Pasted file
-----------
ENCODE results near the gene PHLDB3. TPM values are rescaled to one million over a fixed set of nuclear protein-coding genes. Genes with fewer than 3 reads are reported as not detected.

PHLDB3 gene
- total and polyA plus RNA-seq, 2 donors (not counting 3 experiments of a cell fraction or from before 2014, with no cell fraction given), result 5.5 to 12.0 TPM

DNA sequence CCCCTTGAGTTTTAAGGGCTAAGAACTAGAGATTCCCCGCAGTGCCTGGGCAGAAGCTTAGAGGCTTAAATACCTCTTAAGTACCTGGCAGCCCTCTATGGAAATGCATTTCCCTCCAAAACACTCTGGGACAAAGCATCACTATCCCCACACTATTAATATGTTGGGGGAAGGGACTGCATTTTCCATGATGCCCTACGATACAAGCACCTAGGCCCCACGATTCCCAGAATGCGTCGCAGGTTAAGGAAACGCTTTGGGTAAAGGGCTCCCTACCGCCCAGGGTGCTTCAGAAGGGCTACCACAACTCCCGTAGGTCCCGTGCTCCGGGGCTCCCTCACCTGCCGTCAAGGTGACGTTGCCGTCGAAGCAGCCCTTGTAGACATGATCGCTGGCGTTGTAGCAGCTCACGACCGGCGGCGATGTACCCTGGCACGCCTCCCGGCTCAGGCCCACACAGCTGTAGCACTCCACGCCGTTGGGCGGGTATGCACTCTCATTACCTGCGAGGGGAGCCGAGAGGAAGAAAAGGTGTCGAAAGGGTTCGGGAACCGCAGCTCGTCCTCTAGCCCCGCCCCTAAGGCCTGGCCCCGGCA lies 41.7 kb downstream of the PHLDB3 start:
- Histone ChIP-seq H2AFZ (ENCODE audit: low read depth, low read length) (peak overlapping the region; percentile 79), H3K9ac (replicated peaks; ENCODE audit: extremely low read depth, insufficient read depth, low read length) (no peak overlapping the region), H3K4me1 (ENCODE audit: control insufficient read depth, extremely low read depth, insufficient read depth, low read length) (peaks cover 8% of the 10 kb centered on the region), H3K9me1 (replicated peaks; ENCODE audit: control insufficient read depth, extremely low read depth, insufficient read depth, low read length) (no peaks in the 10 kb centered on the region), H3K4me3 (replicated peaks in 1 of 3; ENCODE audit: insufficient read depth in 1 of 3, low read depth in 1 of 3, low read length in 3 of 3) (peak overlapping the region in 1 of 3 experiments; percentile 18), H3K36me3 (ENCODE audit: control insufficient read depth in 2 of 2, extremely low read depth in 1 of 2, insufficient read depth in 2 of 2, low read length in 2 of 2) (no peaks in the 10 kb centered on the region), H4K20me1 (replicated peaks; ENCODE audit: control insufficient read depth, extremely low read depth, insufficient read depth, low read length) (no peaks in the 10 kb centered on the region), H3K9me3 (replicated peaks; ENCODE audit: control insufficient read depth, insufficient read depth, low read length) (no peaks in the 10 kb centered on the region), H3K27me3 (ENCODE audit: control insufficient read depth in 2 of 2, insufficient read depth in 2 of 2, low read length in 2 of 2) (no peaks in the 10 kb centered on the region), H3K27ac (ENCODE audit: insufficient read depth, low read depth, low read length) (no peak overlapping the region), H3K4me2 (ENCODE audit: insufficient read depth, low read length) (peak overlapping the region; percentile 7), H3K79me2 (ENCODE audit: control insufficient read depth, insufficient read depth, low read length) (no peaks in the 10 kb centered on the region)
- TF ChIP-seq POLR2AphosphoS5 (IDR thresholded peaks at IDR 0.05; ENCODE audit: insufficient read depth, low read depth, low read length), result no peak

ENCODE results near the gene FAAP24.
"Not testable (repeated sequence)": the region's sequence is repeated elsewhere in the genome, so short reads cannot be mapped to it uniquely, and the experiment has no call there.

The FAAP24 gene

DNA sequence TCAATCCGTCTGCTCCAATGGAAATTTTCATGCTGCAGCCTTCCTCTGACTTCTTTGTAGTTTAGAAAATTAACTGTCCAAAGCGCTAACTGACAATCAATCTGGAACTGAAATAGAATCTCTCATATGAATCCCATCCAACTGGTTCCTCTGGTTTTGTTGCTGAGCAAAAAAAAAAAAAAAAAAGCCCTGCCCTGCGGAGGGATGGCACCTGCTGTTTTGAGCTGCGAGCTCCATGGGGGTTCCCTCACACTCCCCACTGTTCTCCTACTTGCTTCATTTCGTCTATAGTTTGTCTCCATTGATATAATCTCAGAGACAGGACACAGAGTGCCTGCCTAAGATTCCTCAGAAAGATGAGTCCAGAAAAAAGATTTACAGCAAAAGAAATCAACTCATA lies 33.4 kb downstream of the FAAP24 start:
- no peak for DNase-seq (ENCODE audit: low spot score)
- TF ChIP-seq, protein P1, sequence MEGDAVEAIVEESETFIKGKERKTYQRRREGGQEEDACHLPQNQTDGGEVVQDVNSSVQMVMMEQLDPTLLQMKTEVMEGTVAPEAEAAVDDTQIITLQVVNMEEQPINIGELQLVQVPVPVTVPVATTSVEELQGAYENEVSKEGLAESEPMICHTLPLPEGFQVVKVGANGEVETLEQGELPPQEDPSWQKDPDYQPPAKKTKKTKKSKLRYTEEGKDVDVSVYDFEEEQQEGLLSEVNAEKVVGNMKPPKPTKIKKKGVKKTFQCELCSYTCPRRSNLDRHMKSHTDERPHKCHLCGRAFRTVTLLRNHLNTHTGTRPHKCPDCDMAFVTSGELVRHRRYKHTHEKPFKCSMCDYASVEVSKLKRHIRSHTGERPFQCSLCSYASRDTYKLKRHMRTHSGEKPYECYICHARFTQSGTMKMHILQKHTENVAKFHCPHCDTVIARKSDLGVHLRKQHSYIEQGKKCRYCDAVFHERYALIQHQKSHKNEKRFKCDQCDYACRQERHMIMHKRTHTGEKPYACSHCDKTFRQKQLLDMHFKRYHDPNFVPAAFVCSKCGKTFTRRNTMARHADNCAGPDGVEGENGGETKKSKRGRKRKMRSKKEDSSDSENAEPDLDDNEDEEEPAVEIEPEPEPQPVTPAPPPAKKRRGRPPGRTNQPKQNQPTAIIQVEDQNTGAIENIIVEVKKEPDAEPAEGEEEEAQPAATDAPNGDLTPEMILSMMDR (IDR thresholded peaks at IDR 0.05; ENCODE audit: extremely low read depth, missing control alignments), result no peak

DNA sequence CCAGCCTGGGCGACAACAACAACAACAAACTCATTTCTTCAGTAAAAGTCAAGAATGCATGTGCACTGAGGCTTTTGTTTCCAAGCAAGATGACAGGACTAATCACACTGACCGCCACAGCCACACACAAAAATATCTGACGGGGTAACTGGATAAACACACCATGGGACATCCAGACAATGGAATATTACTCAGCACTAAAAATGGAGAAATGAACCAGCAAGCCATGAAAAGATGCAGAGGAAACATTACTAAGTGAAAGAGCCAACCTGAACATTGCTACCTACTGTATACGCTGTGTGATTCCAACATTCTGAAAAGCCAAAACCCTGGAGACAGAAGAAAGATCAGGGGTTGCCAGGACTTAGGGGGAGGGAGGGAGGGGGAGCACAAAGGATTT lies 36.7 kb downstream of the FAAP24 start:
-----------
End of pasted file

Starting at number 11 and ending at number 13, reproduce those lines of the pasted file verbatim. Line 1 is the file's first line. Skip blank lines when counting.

- no peak for DNase-seq (ENCODE audit: low spot score)
- TF ChIP-seq, protein P1, sequence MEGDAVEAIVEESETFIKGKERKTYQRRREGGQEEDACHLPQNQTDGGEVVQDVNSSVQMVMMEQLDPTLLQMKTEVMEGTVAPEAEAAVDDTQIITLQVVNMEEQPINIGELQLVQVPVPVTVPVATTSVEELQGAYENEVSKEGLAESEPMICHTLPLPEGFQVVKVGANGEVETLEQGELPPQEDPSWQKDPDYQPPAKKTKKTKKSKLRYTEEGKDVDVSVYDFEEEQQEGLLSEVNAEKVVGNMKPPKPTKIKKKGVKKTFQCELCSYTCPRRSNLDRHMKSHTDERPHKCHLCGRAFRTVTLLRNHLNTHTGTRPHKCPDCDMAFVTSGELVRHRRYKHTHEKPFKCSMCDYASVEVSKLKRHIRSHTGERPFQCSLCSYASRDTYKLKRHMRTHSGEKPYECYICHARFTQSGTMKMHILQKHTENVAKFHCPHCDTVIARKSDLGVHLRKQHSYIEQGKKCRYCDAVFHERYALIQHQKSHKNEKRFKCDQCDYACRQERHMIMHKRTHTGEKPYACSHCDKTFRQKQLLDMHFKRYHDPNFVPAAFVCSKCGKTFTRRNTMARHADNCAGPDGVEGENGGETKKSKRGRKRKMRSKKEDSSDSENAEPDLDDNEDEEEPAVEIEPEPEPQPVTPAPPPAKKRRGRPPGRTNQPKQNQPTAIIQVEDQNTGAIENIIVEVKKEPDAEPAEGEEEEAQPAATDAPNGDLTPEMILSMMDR (IDR thresholded peaks at IDR 0.05; ENCODE audit: extremely low read depth, missing control alignments), result no peak

DNA sequence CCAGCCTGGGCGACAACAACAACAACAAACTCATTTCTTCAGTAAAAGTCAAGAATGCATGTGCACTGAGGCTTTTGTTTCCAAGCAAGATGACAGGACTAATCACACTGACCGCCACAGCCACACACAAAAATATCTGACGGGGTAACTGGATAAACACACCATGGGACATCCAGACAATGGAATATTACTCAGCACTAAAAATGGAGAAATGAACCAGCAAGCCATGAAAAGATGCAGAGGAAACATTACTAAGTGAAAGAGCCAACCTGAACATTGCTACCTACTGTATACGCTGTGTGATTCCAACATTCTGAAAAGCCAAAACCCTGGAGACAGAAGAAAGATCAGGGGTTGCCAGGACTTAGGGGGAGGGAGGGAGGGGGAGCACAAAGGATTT lies 36.7 kb downstream of the FAAP24 start: